A Jurassic ceratosaur from China helps clarify avian digital homologies

@article{Xu2009AJC,
  title={A Jurassic ceratosaur from China helps clarify avian digital homologies},
  author={Xing Xu and James M. Clark and Jinyou Mo and Jonah N. Choiniere and Catherine A. Forster and Gregory M. Erickson and David W. E. Hone and Corwin Sullivan and David A. Eberth and Sterling J. Nesbitt and Qi Zhao and Rene Hernandez and Chengkai Jia and Fenglu Han and Yu Guo},
  journal={Nature},
  year={2009},
  volume={459},
  pages={940-944}
}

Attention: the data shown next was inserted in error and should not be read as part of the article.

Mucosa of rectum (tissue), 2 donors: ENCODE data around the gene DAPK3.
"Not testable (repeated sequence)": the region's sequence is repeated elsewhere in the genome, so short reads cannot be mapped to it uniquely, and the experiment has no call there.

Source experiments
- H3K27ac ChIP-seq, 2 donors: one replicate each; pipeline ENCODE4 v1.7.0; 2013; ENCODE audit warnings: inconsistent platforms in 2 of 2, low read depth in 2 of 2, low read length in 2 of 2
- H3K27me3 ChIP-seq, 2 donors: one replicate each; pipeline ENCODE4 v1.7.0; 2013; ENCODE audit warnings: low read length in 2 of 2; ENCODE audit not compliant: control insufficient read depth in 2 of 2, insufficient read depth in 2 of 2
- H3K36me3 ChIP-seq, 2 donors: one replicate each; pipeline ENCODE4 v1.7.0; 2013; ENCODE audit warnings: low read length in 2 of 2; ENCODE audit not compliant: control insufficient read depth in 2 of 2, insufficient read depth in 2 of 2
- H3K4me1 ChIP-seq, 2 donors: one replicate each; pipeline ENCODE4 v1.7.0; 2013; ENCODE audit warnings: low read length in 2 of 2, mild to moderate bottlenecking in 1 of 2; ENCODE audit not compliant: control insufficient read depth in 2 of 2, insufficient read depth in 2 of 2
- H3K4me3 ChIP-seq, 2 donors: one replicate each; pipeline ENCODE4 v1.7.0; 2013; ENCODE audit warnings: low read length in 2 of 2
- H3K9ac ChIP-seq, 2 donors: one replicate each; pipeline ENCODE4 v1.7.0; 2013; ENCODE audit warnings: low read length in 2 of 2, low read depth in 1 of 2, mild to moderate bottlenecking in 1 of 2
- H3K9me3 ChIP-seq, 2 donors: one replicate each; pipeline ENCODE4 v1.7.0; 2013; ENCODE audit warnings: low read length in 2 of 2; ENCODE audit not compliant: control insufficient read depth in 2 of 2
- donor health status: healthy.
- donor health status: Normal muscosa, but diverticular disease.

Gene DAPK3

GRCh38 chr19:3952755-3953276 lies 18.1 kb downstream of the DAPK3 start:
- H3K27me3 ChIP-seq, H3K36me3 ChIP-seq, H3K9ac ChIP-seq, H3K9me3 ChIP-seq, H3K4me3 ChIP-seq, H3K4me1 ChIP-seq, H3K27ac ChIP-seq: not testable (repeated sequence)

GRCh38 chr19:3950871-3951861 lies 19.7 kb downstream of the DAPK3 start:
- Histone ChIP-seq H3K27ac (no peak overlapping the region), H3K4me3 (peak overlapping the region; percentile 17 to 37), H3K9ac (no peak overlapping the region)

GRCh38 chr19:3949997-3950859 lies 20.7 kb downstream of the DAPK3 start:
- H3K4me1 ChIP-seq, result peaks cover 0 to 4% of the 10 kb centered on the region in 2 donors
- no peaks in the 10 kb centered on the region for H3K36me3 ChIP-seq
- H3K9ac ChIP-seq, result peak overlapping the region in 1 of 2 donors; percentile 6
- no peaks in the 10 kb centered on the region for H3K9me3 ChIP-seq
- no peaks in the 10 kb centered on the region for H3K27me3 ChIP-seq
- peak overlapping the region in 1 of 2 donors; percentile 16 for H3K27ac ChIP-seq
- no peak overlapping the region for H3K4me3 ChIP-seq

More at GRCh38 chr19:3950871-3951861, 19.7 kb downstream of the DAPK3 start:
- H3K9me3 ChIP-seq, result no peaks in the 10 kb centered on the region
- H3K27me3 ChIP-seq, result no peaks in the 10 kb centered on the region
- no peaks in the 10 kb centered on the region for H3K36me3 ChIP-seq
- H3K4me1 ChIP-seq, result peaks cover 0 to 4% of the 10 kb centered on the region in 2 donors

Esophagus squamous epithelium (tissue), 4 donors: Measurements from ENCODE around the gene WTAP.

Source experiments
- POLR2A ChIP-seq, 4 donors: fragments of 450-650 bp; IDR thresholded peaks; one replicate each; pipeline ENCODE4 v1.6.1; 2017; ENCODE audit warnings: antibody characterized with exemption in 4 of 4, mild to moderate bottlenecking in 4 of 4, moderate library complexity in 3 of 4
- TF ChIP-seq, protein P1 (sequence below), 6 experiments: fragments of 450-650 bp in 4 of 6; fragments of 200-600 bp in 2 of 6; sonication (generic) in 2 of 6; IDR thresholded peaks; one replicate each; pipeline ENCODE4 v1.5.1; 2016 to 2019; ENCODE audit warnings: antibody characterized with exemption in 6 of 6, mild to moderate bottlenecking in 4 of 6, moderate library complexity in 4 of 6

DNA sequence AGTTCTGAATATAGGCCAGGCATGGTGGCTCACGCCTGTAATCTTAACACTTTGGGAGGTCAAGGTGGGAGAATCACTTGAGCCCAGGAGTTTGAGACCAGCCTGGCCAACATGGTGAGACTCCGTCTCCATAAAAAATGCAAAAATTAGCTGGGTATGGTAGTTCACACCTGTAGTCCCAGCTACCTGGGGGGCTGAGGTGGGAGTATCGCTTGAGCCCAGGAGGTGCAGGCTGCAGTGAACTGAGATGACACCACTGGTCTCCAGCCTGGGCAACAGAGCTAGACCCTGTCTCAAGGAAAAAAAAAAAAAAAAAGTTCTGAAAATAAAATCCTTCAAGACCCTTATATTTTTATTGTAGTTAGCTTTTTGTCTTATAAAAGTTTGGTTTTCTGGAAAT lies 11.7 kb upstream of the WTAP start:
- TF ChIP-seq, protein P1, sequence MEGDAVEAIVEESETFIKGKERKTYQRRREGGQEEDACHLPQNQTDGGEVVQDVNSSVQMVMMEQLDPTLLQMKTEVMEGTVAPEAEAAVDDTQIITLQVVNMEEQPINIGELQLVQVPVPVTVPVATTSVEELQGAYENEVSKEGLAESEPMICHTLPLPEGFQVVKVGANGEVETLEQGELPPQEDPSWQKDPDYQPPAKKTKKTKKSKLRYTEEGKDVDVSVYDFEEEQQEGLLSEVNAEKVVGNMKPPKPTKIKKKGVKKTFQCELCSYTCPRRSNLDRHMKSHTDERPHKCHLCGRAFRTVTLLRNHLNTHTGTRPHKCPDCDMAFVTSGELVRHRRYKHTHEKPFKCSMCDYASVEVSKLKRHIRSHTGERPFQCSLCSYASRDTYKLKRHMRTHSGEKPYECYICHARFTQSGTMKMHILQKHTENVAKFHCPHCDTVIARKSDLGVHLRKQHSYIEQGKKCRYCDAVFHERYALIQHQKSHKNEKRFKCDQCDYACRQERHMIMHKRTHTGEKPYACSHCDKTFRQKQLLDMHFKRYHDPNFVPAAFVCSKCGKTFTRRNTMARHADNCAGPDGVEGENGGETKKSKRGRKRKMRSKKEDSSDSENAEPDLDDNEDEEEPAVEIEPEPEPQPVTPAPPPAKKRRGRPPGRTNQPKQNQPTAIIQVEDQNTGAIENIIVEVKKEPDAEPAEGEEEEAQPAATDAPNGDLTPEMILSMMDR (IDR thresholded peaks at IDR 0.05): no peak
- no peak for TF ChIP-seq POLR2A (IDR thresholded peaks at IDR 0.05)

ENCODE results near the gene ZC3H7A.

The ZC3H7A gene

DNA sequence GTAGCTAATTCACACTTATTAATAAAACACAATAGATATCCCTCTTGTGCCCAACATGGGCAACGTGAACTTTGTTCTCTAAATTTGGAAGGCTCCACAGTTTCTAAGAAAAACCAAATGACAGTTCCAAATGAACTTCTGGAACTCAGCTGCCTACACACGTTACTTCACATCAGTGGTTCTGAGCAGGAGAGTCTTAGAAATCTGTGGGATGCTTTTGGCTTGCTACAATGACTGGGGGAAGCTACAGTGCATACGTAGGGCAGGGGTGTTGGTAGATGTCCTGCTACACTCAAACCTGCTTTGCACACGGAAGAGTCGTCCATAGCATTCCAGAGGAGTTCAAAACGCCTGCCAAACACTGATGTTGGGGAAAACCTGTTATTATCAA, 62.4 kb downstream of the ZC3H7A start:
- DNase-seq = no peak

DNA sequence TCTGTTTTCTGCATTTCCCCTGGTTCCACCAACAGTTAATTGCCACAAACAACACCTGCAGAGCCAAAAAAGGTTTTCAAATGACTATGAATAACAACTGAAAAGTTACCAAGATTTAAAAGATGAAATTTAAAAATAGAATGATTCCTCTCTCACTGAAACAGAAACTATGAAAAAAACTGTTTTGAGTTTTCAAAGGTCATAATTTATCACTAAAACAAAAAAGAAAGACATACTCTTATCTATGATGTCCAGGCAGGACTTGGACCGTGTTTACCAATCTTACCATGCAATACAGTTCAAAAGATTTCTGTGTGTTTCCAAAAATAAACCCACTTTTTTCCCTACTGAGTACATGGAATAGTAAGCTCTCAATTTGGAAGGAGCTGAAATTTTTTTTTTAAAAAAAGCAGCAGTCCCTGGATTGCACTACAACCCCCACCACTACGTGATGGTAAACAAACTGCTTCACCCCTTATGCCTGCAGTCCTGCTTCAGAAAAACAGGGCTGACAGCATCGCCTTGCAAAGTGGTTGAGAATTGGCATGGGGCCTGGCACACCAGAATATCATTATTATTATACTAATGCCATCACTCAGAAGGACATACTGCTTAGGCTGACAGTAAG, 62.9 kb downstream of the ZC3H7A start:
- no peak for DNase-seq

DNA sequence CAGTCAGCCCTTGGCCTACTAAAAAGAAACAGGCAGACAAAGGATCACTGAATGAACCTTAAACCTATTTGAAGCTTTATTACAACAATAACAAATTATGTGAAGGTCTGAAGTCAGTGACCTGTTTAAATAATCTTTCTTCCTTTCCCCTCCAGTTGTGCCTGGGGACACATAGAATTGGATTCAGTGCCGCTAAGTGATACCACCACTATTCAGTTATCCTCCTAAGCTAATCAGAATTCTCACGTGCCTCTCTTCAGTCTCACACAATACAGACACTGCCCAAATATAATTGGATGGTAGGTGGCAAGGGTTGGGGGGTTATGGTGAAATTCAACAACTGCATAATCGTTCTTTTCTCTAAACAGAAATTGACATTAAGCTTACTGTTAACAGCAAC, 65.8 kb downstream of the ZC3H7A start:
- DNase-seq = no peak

Theropods have traditionally been assumed to have lost manual digits from the lateral side inward, which differs from the bilateral reduction pattern seen in other tetrapod groups. This unusual reduction pattern is clearly present in basal theropods, and has also been inferred in non-avian tetanurans based on identification of their three digits as the medial ones of the hand (I-II-III). This contradicts the many developmental studies indicating II-III-IV identities for the three manual digits… 
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